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kfronefield
kfronefield asks:
Q:

Son failed 9th grade, has IEP

My son just failed his 9th grade year.  He has ADHD and Aspergers.  He only needed one more credit to pass 9th grade.  We have not had really any IEP meetings throughout the year and he says the teachers did not tell him he was going to fail the year.  We knew he was in danger of failing, but figured the teachers would try to prevent that from happening and also communicate that he needed to make up work, etc.  They want him to go to summer school to retake biology.  I am just upset that his IEP really has not helped him at all this year.
In Topics: School and Academics, Special education, Special needs
> 60 days ago

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Expert

LouiseSattler
Jun 30, 2010
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What the Expert Says:

Hello and thank you for writing to JustAsk,

First, I am so sorry that a breakdown of communication or the program resulted with your son meeting with a frustrating situation- failing ninth grade.  However, know that having an IEP does not guarantee that a child will pass a school year.  The IEP is a document that has many people involved.  First it establishes what the teachers will provide given the information they have from testing and observations.  Also, a child can participate in the development of his or her IEP which sometimes gives them a sense of "control".  

However, an IEP is a document that outlines a program and is reviewed annually unless there is a breakdown.  Note that there are many reasons for "breakdowns" including a student's behavior changing through the course of the year which greatly impacts a child's success with his/her IEP.  For example, if a child has been provided a program that meets his academic needs, however has chosen not to complete homework that was well within his ability level, then he has not met "his end of the bargain".  This can then result with failing a semester or the academic year. To avoid academic failure due to student behavior you may want to have a weekly communication document sent home or a phone call from a teacher to update you.  Therefore, you can set up home goals, too.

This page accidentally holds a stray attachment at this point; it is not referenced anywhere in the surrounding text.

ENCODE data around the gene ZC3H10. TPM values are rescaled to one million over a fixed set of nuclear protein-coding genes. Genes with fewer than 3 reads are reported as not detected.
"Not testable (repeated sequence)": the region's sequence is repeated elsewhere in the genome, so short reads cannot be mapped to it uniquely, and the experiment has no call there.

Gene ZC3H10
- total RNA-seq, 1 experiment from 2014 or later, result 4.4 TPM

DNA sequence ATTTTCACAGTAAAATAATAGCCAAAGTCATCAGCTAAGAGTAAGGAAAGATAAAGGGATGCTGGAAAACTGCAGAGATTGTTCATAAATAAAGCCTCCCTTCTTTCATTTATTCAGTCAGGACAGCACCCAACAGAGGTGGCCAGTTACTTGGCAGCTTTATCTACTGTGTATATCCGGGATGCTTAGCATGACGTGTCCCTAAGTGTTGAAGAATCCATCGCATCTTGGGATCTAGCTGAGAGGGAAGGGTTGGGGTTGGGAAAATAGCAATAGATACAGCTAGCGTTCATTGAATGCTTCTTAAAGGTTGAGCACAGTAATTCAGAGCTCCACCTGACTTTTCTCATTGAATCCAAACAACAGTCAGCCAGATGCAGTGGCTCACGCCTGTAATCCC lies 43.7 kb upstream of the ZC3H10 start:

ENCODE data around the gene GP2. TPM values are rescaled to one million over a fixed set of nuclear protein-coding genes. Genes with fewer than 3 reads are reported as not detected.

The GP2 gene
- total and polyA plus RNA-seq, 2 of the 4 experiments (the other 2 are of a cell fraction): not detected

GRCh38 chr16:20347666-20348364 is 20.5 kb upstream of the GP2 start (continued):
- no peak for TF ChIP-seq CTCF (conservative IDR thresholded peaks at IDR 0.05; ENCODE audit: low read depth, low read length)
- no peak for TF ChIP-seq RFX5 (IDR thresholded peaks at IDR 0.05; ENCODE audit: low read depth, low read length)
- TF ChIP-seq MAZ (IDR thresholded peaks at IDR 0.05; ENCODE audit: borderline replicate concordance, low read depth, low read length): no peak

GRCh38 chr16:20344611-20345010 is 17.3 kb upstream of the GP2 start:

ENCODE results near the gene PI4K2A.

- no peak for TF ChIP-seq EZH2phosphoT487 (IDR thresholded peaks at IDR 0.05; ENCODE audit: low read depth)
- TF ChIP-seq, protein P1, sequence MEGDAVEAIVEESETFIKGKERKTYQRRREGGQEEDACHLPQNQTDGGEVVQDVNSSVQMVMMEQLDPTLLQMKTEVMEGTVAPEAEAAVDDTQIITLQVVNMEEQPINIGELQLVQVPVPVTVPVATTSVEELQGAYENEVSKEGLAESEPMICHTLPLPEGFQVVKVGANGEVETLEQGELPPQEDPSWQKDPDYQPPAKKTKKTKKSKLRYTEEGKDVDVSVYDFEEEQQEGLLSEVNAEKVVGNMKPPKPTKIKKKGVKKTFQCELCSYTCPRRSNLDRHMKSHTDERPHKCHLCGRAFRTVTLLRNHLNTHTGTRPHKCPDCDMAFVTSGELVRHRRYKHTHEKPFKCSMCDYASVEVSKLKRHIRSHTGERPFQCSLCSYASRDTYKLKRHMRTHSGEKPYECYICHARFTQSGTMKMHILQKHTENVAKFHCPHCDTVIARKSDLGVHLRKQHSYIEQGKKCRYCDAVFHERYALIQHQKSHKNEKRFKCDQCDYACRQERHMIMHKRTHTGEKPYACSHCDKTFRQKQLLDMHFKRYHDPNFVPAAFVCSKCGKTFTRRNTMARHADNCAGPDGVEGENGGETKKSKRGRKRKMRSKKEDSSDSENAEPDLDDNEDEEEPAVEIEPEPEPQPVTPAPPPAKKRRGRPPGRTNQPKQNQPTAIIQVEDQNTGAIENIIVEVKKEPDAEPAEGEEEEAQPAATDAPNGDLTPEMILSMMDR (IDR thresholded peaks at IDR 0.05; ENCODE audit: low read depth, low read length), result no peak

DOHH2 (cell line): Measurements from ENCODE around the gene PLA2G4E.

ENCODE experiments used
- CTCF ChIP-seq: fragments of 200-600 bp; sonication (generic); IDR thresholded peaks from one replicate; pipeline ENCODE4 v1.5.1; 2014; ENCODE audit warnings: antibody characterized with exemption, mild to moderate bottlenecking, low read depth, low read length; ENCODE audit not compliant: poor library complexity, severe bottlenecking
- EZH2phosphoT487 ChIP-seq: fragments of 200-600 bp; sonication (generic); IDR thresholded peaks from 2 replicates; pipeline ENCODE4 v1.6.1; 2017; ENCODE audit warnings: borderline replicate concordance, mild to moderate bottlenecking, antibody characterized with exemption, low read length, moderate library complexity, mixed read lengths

It would appear that you may want to request an IEP meeting this summer to go over all the goals and ability levels of your son.  Make this request in writing.  Go with another person to the meeting.  You can take any changes to the IEP home to read and mull over without signing immediately at the meeting.  (Unless you agree without hesitation).  Your son may want to attend as well.  Therefore, you are not the "messenger" to him and he is an active part of the process.

As for summer school, keep in mind that many students find transitions to high school rough and fall behind.  Having ADHD and Aspergers Syndrome is an additional challenge, yet some of his behaviors could be attributed to "normal" teenage behavior.

Thank you for writing and we hope that this situation will get better soon for all involved.

Louise Masin Sattler, NCSP
Nationally Certified School Psychologist
Owner of Signing Families (www.SigningFamilies.com)

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